[3] Wittke W., Sommer, R.: Designs in jointed rock. World Tunneling July/August 2011, pp. 30 to 34.
Corresponding discussion: + Barton, N.: A measured response. World Tunneling September 2011, pp. 13 to 17.
+ Wittke, W.; Sommer, R.: Answer to the “measured response”. World Tunneling, 6.10.2011.
[4] Hoek, E.; Carranza-Torres, C.; Corkum, B.: Hoek-Brown Failure Criterion – 2002 Edition. In: Hammah, R.; Bawden, W.; Curran,
J. and Telesnicki, M., eds., Mining and Tunneling Innovation and Opportunity.
[5] Wittke, W.: Felsmechanik, Grundlagen für wirtschaftliches Bauen im Fels. Springer-Verlag, Berlin 1984. ISBN-Nr.: 3-540-13016-0 /
0-387-13016-0.
English Version: Wittke, W.: Rock mechanics – Theory and application with case histories. Springer: Berlin, Heidelberg, New York,
Tokyo, 1990. ISBN-Nr.: 3-540-52719-2 / 0-387-52719-2
[6] Wittke, W.: Rock Mechanics based on an Anisotropic Jointed Rock Model (AJRM), Verlag Ernst & Sohn GmbH & Co. KG, Berlin 2014.
ISBN-Nr.: 978-3-433-03079-0.
[7] Wittke, W.; Pierau, B.; Erichsen, C.: Statik und Konstruktion der Spritzbetonbauweise. Geotechnik in Forschung und Praxis, WBI-Print 5,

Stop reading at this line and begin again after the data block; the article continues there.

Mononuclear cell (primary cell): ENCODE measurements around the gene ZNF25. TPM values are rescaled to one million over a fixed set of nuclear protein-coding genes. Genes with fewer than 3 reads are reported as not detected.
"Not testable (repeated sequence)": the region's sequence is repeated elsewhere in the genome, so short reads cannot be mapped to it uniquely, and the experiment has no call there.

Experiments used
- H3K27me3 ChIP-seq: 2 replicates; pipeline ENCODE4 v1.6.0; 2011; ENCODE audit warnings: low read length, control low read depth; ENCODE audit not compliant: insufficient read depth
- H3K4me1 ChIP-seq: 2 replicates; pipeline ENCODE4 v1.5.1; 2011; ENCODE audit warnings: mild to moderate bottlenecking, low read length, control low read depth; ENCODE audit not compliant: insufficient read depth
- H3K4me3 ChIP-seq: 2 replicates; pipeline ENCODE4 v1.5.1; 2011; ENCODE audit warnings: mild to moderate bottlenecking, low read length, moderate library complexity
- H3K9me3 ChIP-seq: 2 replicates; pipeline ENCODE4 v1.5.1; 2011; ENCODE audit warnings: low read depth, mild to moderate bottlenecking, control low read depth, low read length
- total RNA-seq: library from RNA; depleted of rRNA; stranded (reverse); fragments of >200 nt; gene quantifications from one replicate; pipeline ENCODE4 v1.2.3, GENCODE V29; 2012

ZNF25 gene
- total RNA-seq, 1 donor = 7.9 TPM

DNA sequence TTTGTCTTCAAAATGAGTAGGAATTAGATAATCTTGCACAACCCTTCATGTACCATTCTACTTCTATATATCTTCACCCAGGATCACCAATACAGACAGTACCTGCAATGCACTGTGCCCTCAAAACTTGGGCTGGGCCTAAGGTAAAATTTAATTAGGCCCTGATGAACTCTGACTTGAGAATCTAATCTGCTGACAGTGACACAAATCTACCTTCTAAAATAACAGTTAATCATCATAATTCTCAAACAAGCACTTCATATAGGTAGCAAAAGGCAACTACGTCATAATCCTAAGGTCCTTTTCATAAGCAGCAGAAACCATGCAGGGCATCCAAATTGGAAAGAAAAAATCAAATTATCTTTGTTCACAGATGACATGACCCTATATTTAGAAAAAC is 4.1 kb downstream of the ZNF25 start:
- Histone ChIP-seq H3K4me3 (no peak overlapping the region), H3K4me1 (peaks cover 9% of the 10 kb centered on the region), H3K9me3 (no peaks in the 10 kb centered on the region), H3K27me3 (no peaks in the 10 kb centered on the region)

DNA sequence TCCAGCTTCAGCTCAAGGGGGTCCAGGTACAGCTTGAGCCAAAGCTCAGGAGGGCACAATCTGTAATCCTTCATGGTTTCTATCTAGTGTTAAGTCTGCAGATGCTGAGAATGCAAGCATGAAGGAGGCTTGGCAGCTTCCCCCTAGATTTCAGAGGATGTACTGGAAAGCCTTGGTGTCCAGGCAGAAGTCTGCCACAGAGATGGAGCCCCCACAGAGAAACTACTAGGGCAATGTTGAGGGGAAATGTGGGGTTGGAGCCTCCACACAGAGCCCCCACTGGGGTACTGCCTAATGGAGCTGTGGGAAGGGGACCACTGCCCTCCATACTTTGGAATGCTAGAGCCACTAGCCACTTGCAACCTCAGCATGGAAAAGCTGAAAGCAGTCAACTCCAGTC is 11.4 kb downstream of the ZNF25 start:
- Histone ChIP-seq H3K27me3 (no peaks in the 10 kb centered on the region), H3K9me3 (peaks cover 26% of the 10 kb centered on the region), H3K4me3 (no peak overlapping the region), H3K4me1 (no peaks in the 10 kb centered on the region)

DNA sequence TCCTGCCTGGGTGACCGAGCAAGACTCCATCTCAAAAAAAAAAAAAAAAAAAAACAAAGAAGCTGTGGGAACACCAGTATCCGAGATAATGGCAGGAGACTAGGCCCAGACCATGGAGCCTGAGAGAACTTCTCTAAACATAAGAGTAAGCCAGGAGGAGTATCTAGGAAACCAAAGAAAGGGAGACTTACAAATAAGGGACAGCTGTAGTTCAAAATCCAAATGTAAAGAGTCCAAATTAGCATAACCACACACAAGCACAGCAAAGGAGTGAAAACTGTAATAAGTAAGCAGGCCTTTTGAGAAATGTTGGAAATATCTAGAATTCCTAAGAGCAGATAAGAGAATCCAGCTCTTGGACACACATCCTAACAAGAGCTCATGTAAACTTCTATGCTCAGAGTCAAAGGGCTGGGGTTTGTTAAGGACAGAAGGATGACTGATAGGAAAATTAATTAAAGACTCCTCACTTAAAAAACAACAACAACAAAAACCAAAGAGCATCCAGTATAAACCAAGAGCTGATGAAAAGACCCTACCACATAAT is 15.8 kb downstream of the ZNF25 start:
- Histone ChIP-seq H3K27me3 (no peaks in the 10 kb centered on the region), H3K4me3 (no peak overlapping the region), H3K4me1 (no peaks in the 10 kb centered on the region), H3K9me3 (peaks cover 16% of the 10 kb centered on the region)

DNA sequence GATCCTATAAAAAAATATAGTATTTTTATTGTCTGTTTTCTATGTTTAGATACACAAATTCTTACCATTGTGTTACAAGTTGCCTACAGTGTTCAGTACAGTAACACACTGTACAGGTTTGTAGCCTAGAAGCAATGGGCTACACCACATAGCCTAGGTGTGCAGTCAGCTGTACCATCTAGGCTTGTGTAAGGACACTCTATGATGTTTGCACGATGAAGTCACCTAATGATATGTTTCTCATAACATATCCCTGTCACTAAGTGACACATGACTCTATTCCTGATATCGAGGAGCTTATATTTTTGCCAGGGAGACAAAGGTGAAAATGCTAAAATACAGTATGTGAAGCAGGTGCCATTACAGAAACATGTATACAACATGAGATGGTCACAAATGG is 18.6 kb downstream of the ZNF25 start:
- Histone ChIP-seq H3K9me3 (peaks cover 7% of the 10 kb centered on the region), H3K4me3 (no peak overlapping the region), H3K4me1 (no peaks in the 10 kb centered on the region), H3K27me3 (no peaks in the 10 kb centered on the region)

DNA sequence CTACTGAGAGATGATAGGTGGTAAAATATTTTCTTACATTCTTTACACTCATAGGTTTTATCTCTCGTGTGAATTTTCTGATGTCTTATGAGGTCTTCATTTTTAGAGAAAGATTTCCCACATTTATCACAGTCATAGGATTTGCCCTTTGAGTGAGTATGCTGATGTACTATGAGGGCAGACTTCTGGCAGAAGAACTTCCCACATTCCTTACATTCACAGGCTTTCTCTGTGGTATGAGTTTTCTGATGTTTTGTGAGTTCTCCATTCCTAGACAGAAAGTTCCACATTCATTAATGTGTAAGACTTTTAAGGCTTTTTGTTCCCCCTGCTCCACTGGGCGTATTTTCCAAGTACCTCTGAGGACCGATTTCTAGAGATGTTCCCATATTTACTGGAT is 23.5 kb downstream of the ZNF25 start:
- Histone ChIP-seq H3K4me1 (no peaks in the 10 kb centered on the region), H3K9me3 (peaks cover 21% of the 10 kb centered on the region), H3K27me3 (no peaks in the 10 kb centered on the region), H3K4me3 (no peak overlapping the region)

Verlag Glückauf GmbH, Essen, 2002. ISBN-Nr.: 3-7739-1305-2.
English version: New Austrian Tunneling Method (NATM) – Stability Analyses and Design. Available for download in WBI-Library on
[8] Wittke, W.; Wittke, M.; Druffel, R.; Rath, A.; Osthoff, G.: Großquerschnitte im Anfahrbereich Hauptbahnhof Süd,
Statische Berechnungen, Senkungsprognosen und Baubetriebliche Aspekte. Vortrag anlässlich des 5. Felsmechanik- und
Tunnelbautages im WBI-Center am 23.05.2019. WBI-Print 22, Weinheim, 2019. ISBN-Nr.: 978-3-00-063255-6.
[9] https://mobil.hessen.de/a44 mobil.hessen.de: A44 Kassel – Herleshausen (abgerufen am 22.10.2019, 13.22 Uhr).
[10] Wittke, W.; Wittke-Schmitt, B.; Wittke-Gattermann, P.: Das Modell AJRM als Grundlage für wirtschaftliches und sicheres Planen und
Bauen im klüftigen Fels. Vortrag anlässlich des 5. Felsmechanik- und Tunnelbautages im WBI-Center am 23.05.2019. WBI-Print 22,
Weinheim, 2019. ISBN-Nr.: 978-3-00-063255-6
[11] Green Line in Katar: Baugrube Station Education City South East. Projektunterlagen von anderen Projektbeteiligten (Planer), 2014.
Unveröffentlicht.
[12] www.rocscience.com/documents/pdfs/uploads/8079.pdf: RocLab 1.0 Rock Mass strength analysis using the generalized Hoek-Brown
failure criterion. (Abgerufen am 27.04.2021, 11.25 Uhr)
[13] Wittke-Schmitt, B.; Küpper, H.-J.; Wenkenbach, H.: Green Line in Qatar, bergmännische Unterfahrung einer 8spurigen Straße in
Doha. Vortrag anlässlich des 3. Felsmechanik- und Tunnelbau-Tags im WBI-Center am 11.05.2017. WBI-PRINT 20, Weinheim, 2017.
ISBN-NR.: 978-3-00-057227-2
[14] Wenkenbach, H.; Wittke, M.; Wittke-Schmitt, B.; Küpper, H.-J.: Green Line Katar: Konventionelle Tunnelvortriebe, Planung und
Ausführung auf der Grundlage der AJRM-Methode. Veröffentlichung in der Zeitschrift „Tunnel“, Jahrgang 37, 05/2018, S. 16 bis 26, Bauverlag BV GmbH, Gütersloh